Making Transit (and Suburbs) Fun: Q&A with Author Darrin Nordahl


In the suburbs, driveways are a semi-public realm “where no one will look at you askance if you step in and join a conversation. And it’s kids that help make a space.” Image courtesy of Darrin Nordahl


Darrin Nordahl, formerly design director of Davenport, Iowa, is the author of the books My Kind of Transit (2009), Public Produce (2009), and Making Transit Fun (2012).

What’s the most exciting suburb you’ve been to lately? Is there such a thing as a “destination suburb”?

Darrin Nordahl: Without naming any names, I find that many inner-ring suburbs – and subdivisions within the city built about the 1930s – hit the “sweet spot.” The homes are mostly detached, but lots are small and the streets are skinny, so you can achieve densities of five homes per acre (compared to the new subdivisions that average 2.2). At that density, you can support streetcars and corner stores, and neighborhood parks tend to be more active. Being a parent of a bunch of kids, I like that.

A few years ago, in Planning magazine, you proposed a number of small “tweaks” to the standard subdivision to make it more livable. How far can incremental changes go to improve suburbs?

Nordahl: Quite far. For one thing, developers don’t like to build those extra-wide streets – it costs them money and it reduces the amount of land to be sold – but many municipalities require it. I think four tweaks can make a real difference, especially when you put them together:

One, allow narrower streets. In Davenport, the code required 28 feet from curb to curb, but the engineers would come out and talk to the developer and say, yeah, but we really prefer 36.

Two, have smaller lots. The two-story house with a two-car garage is the dominant type now, but if you limit the parcel size, you can get close to four homes per acre.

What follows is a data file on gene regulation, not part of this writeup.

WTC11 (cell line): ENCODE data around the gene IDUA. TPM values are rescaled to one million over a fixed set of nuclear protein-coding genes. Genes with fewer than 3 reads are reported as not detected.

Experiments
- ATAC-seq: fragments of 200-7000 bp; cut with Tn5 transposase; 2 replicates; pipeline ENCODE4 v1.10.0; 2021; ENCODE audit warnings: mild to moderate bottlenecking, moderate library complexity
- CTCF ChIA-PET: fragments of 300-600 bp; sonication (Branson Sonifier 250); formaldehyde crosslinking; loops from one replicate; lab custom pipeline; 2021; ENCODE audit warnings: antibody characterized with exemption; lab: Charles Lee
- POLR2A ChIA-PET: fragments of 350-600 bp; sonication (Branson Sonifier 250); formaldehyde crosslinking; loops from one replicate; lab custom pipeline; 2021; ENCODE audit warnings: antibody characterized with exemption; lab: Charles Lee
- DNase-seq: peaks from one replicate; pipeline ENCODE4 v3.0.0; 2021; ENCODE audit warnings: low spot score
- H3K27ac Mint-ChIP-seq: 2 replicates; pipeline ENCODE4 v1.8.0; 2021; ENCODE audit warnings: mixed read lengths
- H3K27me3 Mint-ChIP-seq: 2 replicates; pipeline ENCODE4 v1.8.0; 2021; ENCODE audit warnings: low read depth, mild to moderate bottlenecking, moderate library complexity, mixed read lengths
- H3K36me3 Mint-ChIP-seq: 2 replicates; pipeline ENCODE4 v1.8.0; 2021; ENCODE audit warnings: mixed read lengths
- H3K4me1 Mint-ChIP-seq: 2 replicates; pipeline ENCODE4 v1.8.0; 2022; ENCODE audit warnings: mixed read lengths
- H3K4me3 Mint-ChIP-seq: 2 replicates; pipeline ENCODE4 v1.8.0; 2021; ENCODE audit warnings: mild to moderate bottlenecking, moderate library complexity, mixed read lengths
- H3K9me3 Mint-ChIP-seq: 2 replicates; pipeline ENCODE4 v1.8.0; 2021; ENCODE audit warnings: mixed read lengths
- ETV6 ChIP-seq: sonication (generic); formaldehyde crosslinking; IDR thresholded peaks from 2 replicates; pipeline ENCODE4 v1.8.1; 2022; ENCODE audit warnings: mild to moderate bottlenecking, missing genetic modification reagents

Three, include multi-unit housing — fourplexes, sixplexes, and eightplexes, nothing larger – and put them on the corners, which they can address better than a single-family dwelling anyway.

Four, plant trees! They may not help with density, but they make everything more attractive.

These four things together can get us close to that classic 1930s level where more activity and more transit can work for the neighborhood.

You’ve spoken and written about making transit more attractive. But have we reached a point where we are wedded to having our own space, traveling with whomever we choose, and arriving when we want to, so that we won’t go back unless we have to?

Nordahl: As long as driving is easy and is perceived as cheap, transit will have a tough time. But while nobody wants to get on a bus full of strangers, they do enjoy going to cafes full of strangers. Why is that? A reader commented on the picture in one of my books [showing] the inside of a San Francisco street car: “It looks like the bar in ‘Cheers’!” So you can create a far different social situation on a bus with different design.

This is what I find compelling about the conservatives’ case for transit. They say, people won’t vote taxes for transit that they can’t see themselves riding. You can’t browbeat people into riding because it’s better for the community or the environment or because it’s “the right thing to do.” People shop at Wal-Mart, they go to Las Vegas, they like Disneyland, even though most urbanists don’t like any of those things. We have to find what those places are giving people and apply that – in other words, make transit cool.

New Urbanist designers love front porches. You’re partial to driveways. In terms of creating community, what’s the difference?

Nordahl: I see porches as semi-private places, where you would feel uncomfortable if not invited in. Driveways on the other hand are semi-public, where no one will look at you askance if you step in and join a conversation. And it’s kids that help make a space. They aren’t so crazy about front porches; in the driveway they can do chalk drawings, learn to ride bikes, play games, and that just draws people in.